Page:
Fear about supply interruption isn’t the frantic force it used to be in the crude oil market. A deadly confrontation that might have pushed the U.S. and Iran to the verge of war raised the spot Brent crude oil price to above $70/bbl early in the week of January 6. Despite continuing regional concerns, the price quickly subsided. By January 13, Brent spot had fallen to $64.14/bbl, its lowest point since December 3. Before the Shale Era, a U.S.-Iranian face-off may well have launched Brent crude to well over $100/bbl as oil traders blew fuses over the heightened possibility of disruption to Persian Gulf oil production and transportation. There’s nothing like adequacy of supply, globally dispersed, to keep things calm — or at least calmer than they would have been if the U.S. and Iran had drawn so much sword a dozen years ago. In this blog, we’ll discuss where U.S. crude exports have been heading, how close the oil gets to strategically touchy areas, and whether the market still has reason to worry about disruption to oil supply.
In the four years since Congress and then-President Obama lifted the crude oil export ban in December 2015, export volumes have risen steadily. For the week ended December 27, 2019, the Energy Information Administration (EIA) reported record-high daily average exports of 4.5 MMb/d. The rate eased back to a still prodigious 3.5 MMb/d for the week ended January 10, 2020. To handle all of those new exports, the oil industry required expansion and adjustment of the logistical infrastructure — hot topics in the RBN Energy blogosphere. In our blog series on Exportin’ from the Free World, we covered the existing and planned storage facilities and marine terminals needed to support rising exports as production increased in the Permian, Niobrara, Bakken, and other unconventional oil plays. Much of the attention went to projects in the important ports of Houston and Corpus Christi, the latter of which set a crude-export record when the new Cactus II and EPIC pipelines came online and the new Eagle Ford Terminals and West Dock at IGC Terminal started up (Things Have Changed). We also highlighted issues affecting other shipping centers, such as the competition among pipelines to serve Louisiana refineries and terminals (Sweet Louisiana) and a disconnect in the Beaumont-Port Arthur, TX, area between crude volumes available for export and actual send-out capacity (Where Will You Go). By October 2019, we were predicting that expansions would eclipse greenfield construction projects as U.S. production showed signs of slowing and as concern grew about overbuilding (Let It Go). And we’ve kept attention on the economic advantages of Very Large Crude Carriers (VLCCs), as well as the limited (but slowly growing) abilities of U.S. ports to accommodate ships that large, and the need for reverse-lightering at sea until more deepwater export capacity is built (Rock the Boat).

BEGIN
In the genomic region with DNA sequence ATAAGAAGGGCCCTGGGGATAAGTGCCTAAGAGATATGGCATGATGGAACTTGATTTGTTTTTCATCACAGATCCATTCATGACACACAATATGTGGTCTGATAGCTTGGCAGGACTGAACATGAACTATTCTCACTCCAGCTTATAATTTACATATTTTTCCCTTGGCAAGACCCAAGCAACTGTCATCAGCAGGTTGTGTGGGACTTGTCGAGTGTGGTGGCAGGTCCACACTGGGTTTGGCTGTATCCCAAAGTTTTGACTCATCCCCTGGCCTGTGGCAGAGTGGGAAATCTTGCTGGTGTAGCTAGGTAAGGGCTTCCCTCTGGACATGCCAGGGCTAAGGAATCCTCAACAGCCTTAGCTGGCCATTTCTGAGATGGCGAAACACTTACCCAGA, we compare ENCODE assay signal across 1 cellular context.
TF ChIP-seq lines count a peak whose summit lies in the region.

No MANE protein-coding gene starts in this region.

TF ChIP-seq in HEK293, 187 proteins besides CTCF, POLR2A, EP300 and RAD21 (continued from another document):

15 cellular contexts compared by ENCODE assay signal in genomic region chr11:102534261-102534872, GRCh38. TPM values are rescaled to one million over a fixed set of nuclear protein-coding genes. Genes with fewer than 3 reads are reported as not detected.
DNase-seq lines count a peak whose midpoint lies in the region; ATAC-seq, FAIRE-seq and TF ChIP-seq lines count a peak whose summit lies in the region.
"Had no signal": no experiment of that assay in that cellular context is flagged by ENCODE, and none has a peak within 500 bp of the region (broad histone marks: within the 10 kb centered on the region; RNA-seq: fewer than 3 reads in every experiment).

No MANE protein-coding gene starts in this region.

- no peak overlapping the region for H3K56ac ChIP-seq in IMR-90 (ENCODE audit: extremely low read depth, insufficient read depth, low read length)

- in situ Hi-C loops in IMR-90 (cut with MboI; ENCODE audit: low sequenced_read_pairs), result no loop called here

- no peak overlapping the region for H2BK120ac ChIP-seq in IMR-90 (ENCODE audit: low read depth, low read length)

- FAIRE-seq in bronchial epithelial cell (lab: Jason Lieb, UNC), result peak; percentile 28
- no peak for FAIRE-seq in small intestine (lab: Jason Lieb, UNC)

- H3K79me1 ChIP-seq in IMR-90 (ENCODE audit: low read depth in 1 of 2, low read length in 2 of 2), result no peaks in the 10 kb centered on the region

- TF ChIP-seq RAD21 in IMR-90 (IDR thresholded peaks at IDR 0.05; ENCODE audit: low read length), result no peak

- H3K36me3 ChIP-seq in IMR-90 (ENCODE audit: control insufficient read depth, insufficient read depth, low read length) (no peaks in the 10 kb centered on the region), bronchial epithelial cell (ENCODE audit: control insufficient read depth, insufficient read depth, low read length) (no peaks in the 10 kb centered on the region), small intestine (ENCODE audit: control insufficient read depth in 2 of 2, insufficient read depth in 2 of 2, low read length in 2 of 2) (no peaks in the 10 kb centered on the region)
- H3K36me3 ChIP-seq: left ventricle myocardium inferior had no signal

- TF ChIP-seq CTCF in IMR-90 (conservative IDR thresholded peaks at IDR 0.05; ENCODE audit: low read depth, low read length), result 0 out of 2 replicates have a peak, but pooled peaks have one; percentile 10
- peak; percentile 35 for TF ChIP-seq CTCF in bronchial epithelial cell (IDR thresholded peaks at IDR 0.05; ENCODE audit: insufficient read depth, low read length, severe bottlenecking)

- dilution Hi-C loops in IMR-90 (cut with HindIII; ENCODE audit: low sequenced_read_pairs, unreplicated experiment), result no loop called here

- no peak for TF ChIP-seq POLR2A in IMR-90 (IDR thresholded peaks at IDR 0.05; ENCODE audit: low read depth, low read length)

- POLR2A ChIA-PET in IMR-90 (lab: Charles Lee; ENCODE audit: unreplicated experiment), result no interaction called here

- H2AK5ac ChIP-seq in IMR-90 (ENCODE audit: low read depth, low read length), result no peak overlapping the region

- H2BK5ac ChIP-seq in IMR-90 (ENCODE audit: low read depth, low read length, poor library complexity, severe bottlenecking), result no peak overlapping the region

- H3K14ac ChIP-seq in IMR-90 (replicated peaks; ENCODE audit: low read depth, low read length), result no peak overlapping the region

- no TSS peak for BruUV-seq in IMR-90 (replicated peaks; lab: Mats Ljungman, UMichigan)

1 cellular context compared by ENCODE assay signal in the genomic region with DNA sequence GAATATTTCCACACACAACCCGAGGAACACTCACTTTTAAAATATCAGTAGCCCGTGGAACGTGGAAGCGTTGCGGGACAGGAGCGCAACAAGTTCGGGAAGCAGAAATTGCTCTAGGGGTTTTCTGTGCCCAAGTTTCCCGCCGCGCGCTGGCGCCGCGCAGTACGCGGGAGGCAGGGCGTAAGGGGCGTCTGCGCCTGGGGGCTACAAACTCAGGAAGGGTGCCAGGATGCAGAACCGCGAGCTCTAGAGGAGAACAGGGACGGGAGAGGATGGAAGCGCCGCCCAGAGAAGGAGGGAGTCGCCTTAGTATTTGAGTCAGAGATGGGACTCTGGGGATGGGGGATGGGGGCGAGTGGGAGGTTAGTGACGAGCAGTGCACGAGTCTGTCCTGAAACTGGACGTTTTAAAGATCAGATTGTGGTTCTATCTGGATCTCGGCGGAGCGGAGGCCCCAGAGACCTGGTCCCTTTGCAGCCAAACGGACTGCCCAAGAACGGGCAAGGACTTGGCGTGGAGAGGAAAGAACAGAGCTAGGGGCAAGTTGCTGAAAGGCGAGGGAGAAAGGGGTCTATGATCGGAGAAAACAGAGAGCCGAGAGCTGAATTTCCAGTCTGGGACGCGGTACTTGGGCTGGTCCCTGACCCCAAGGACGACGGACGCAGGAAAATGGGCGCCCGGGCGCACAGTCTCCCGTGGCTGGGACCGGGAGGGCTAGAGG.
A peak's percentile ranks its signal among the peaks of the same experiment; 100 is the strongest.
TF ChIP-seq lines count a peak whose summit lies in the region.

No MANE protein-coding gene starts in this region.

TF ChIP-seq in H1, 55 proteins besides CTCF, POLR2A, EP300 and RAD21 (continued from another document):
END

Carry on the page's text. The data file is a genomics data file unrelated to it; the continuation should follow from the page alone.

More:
U.S.-sourced crude now travels all around the world. Figure 1, from RBN’s weekly Crude Voyager report, shows planned destinations by region for crude tankers loaded from Gulf Coast terminals or offshore lightering areas for the weeks ended January 10 and 17, 2020 (numbered light gray and dark gray boxes). Foggy conditions on the Gulf Coast over the past several days reduced the number of loadings to nearly all destination regions. Week-to-week Gulf Coast departures decreased to Northwest Europe, which slipped from 10 to 5 (blue rectangle), the Mediterranean, down from 5 to 0 (yellow rectangle), Latin America, from 8 to 4 (orange rectangle), and Asia Pacific (APAC) from 4 to 2 (green rectangle). Only departures for Canada were unchanged at 2 (purple rectangle).
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